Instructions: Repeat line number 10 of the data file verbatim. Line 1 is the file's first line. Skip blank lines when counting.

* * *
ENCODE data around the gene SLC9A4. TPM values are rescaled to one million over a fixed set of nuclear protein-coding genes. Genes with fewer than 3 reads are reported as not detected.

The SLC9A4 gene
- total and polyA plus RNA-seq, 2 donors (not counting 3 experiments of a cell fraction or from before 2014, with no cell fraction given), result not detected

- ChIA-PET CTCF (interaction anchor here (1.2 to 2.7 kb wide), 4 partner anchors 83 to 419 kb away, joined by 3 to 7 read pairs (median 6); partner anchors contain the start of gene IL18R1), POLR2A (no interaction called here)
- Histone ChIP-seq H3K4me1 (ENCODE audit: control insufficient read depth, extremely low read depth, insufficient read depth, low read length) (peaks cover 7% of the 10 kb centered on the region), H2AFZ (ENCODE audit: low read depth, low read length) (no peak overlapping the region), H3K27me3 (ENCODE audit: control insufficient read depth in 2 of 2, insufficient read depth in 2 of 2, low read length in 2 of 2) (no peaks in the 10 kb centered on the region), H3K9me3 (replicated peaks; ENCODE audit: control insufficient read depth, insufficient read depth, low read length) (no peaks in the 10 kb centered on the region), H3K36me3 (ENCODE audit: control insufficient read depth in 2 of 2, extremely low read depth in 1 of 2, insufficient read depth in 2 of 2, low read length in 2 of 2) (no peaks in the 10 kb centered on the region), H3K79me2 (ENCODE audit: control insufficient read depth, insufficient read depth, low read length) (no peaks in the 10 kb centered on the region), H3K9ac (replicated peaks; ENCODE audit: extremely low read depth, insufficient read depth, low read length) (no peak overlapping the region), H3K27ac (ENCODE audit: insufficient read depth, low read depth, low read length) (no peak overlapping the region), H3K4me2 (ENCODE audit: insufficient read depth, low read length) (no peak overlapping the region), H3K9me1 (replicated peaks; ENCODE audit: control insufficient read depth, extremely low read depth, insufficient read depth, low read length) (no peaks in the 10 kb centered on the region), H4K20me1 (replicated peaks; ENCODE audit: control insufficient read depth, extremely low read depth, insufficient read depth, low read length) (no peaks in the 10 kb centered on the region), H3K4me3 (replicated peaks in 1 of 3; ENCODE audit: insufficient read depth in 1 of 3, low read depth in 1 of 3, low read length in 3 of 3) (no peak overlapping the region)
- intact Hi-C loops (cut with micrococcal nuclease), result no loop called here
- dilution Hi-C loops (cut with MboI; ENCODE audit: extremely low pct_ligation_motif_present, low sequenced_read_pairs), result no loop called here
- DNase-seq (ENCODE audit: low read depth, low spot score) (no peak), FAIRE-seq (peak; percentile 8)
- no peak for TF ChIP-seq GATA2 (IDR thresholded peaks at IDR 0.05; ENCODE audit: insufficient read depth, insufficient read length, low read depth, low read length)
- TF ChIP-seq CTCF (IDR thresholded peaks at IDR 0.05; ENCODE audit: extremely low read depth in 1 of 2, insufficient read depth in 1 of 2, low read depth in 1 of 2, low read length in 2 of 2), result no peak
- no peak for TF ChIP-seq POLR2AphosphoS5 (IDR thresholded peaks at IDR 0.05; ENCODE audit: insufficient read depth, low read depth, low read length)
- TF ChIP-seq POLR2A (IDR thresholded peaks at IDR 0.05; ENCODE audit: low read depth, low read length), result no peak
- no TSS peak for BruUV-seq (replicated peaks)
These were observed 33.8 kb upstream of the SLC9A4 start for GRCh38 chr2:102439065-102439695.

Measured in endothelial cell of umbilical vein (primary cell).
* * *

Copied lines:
- TF ChIP-seq CTCF (IDR thresholded peaks at IDR 0.05; ENCODE audit: extremely low read depth in 1 of 2, insufficient read depth in 1 of 2, low read depth in 1 of 2, low read length in 2 of 2), result no peak